Please provide as much advance notice as possible and ask for an interpreter as soon as you know you may need one. Adequate time is needed to book the interpreter for the date and time required.
For court proceedings, ASL or LSQ interpreters can be requested by calling the courthouse or through the Accessibility Coordinator. A judge can also order an ASL or LSQ interpreter.
For other ministry services, you may make your request to any staff member or the Accessibility Coordinator.
Contact information for courthouses and Accessibility Coordinators can be found on the ministry's website in the Court Address Section.
Please note TTY users may use Bell Relay Services to contact a courthouse, Accessibility Coordinators or other ministry offices.
Accessible and Alternative Formats of Documents
Over time, the ministry is improving the accessibility of ministry documents for people with disabilities. Please contact us if you need ministry documents or forms in a format that is accessible to you.
The length of time that it takes to prepare the accessible alternative format will vary depending on the length of the document.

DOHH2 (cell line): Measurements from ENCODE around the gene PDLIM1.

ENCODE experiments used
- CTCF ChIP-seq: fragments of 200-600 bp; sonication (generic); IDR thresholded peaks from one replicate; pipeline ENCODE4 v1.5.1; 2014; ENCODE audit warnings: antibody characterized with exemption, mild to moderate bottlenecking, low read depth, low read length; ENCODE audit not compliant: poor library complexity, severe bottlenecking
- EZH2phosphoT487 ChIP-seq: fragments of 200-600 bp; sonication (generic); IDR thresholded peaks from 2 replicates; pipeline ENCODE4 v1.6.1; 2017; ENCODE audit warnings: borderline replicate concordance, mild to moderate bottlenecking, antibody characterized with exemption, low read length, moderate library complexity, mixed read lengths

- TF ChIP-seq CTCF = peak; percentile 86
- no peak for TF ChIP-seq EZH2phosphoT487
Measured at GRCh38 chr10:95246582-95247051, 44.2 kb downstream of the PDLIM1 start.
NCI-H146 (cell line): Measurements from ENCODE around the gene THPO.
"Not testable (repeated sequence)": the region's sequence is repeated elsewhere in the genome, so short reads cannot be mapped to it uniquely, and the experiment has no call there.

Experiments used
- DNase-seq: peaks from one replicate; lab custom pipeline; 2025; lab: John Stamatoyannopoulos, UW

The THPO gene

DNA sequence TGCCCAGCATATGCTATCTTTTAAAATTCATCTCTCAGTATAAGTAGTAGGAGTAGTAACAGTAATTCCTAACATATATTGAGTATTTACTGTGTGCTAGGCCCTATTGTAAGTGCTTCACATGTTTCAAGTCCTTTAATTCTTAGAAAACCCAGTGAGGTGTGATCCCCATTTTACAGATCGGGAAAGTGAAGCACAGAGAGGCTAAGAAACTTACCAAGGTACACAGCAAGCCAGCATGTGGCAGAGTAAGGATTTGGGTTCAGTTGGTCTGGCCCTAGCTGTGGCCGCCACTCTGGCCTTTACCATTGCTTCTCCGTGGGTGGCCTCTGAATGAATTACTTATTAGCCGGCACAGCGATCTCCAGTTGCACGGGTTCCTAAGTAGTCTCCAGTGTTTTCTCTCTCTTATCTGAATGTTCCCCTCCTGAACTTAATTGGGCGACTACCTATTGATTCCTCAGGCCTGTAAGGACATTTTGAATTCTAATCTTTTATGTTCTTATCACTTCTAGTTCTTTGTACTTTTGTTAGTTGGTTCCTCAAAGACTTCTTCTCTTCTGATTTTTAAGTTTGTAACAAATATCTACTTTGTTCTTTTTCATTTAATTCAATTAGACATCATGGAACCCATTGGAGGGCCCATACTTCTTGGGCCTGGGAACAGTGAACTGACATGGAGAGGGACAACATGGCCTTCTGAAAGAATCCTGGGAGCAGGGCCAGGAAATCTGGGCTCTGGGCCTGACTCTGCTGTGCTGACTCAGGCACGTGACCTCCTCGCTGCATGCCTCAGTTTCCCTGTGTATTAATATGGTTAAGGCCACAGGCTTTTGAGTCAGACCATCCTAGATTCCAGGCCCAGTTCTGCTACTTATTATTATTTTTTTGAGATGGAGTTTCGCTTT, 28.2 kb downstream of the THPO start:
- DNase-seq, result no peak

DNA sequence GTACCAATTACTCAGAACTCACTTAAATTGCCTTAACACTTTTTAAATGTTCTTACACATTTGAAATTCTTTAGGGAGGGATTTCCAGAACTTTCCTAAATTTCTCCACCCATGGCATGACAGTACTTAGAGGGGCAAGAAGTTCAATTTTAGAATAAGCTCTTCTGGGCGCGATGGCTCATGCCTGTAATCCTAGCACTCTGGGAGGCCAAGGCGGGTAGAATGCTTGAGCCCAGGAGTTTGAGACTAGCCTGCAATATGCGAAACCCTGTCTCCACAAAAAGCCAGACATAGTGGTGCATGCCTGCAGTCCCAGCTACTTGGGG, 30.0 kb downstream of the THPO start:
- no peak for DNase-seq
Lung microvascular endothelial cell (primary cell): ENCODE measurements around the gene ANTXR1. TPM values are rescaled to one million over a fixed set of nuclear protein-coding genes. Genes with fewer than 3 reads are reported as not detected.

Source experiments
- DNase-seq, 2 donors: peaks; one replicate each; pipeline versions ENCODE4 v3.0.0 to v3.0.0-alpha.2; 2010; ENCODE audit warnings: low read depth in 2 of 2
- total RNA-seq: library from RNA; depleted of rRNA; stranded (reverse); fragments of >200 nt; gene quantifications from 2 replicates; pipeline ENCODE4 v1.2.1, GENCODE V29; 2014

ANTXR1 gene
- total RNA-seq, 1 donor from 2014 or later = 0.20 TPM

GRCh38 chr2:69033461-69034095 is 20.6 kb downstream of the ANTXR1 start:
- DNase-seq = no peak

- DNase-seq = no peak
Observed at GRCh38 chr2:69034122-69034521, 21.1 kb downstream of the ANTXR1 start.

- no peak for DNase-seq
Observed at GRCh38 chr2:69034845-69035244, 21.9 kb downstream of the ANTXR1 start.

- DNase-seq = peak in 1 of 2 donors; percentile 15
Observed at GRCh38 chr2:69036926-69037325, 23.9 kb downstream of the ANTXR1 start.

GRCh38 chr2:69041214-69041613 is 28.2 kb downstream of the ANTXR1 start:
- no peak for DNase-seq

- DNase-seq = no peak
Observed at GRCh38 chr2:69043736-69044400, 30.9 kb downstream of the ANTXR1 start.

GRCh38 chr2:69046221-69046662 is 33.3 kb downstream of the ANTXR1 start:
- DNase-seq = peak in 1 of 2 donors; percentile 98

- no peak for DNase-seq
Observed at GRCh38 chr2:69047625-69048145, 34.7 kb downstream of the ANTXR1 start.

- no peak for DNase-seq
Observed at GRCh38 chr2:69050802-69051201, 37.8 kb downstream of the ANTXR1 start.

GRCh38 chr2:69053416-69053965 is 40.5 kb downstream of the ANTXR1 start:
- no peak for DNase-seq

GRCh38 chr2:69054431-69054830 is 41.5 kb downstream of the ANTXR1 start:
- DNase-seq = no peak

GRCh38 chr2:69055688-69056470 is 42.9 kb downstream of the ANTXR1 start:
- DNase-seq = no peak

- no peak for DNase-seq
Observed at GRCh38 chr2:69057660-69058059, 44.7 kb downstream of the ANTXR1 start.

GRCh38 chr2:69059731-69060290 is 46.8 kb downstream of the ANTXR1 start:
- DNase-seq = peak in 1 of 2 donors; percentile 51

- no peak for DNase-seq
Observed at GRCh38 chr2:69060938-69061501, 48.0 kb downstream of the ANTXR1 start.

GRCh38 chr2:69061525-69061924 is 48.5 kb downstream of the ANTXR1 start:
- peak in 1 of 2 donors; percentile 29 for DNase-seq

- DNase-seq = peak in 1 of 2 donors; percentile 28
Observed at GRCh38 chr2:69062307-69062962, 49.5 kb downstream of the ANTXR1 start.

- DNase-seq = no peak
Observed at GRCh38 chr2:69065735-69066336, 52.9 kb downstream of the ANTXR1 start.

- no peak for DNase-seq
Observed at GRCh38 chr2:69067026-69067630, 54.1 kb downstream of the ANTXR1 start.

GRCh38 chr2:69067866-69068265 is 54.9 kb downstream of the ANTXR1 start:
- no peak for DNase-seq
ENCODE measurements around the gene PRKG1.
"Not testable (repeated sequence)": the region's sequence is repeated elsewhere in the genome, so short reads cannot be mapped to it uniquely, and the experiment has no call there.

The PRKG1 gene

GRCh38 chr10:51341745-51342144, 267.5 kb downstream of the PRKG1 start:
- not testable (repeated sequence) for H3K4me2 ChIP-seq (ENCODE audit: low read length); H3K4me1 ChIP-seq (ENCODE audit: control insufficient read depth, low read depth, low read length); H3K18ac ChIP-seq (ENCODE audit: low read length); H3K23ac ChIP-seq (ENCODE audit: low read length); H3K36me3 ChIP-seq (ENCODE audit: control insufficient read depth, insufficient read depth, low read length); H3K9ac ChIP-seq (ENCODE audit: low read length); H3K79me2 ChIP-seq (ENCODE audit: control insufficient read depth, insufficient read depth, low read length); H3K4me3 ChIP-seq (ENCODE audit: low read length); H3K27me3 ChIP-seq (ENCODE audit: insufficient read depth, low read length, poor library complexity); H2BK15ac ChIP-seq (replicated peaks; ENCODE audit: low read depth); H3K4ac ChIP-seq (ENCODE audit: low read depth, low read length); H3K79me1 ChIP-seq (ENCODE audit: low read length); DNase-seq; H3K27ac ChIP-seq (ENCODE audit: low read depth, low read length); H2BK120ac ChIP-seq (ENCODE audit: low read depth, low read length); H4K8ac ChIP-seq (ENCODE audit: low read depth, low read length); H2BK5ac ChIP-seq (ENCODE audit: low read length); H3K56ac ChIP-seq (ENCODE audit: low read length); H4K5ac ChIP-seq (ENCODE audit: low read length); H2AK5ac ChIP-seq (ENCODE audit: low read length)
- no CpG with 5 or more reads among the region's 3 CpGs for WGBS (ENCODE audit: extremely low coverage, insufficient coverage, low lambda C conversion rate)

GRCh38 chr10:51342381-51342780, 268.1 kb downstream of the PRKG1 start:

We will not charge you an additional fee for the alternative format. If there is normally a fee for a document or to submit a document, then you will be charged the same fee as would be charged to everyone else.
Personal Assistive Devices or Technology, Service Animals, and Support Persons
You may use your own personal assistive devices or assistive technology.
Service animals are welcome in all parts of our premises that are open to the public.
You may also use your disability-related support person. The support person may be asked to sign a confidentiality agreement and the role of the support person may need to be agreed to in advance of the meeting or court proceeding.
Please note, for court proceedings, a judicial official may need to approve the use of some types of assistive devices and technologies, and the role of a support person. The courthouse Accessibility Coordinator can provide information about how to make a request to a judicial official.
Ministry staff and the courthouse Accessibility Coordinator cannot provide legal advice including advice on legal procedures to any member of the public or any party (including people with disabilities) in a legal proceeding.
If you need legal advice or legal procedural advice, you may speak with a lawyer. The ministry's website provides information about finding a lawyer or a community legal clinic.